Back to English classrooms: Teachers’ and students’ perceptions on reopened schools
AuthorPromi, Israt Jahan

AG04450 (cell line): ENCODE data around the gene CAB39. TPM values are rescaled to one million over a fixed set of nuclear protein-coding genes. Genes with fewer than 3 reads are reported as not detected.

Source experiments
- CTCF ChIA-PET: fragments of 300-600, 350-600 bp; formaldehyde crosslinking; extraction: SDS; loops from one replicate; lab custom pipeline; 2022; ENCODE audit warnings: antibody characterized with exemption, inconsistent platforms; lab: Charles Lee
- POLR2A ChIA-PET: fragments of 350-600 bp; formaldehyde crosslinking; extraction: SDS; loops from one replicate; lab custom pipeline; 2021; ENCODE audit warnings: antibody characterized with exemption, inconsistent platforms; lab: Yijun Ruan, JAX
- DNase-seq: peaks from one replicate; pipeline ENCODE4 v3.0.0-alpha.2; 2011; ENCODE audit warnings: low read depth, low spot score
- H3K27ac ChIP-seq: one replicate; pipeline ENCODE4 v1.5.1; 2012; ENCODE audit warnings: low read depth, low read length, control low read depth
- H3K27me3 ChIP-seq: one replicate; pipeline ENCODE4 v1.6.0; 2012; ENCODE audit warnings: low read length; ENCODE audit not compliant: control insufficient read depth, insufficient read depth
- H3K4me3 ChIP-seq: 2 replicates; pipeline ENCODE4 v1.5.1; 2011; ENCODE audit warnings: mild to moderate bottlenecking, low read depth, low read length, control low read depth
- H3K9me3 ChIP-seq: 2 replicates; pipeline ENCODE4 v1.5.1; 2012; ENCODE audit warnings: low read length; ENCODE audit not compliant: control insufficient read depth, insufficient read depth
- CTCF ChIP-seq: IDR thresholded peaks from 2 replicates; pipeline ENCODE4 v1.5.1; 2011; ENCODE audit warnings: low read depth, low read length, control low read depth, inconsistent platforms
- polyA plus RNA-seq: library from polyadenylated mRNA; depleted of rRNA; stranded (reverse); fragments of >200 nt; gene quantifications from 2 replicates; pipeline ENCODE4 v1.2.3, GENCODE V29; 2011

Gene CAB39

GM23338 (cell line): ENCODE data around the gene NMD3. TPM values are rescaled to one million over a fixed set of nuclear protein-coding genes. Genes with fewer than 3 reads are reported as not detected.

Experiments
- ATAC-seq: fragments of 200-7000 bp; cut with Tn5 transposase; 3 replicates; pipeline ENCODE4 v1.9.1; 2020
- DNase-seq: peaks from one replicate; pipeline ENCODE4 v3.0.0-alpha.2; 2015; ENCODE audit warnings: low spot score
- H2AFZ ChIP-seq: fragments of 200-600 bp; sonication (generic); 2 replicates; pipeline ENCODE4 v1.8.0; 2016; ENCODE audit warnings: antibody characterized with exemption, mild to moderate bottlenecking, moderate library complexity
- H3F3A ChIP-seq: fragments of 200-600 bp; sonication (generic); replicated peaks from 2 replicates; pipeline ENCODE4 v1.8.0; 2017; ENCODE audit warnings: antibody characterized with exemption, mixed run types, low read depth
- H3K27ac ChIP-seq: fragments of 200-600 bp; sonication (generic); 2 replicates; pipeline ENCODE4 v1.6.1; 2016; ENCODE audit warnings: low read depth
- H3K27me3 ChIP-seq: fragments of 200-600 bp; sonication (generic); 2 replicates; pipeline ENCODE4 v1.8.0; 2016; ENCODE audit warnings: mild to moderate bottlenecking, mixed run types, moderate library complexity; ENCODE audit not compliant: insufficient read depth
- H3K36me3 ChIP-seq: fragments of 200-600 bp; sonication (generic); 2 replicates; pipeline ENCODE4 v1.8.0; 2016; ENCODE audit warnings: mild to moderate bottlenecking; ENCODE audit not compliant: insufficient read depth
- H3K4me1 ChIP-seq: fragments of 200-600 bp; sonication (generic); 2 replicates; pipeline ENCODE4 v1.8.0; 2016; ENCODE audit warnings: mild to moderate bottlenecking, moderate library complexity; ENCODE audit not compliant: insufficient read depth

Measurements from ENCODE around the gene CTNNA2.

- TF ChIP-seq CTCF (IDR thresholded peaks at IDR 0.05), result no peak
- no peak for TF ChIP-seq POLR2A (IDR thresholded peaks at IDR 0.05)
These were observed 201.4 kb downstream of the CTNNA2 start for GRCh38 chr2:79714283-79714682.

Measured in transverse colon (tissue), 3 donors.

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This study intends to explore the perception of secondary level students and teachers regarding their experiences of reopened schools. It also focuses on the challenges they faced while attending face to face classes. Besides, qualitative multiple case study approach has been adopted for this study where purposive sampling technique helped the researcher to select seven secondary level students and three teachers. The researcher has designed the conceptual framework of the study with the combination of Blended Learning Assessment Framework (2014) and Learning Affecting Framework (1991) theories. For completing the data collection procedure, the interviews of all participants were taken in the physical setting and qualitative data analysis of the transcripts revealed that both teachers and students preferred offline classes, and they had gone through some basic preparations for in-person classes. Some of the challenges the students had faced in these classes were lack of concentration, interaction and reluctance to write. In the case of teacher participants, it was found that teachers were anxious to take offline classes after long time. Moreover, they faced problems in controlling the classroom and redesigning the lesson plans for the reopened classes. the findings of the study will be beneficial for the teachers, students, authorities of schools, governmental officials to take action for upgrading the English education quality of an ESOL context such as Bangladesh after post COVID-19 era. In addition, the framework of the study can be used for reopened classroom situations in any other country of the world.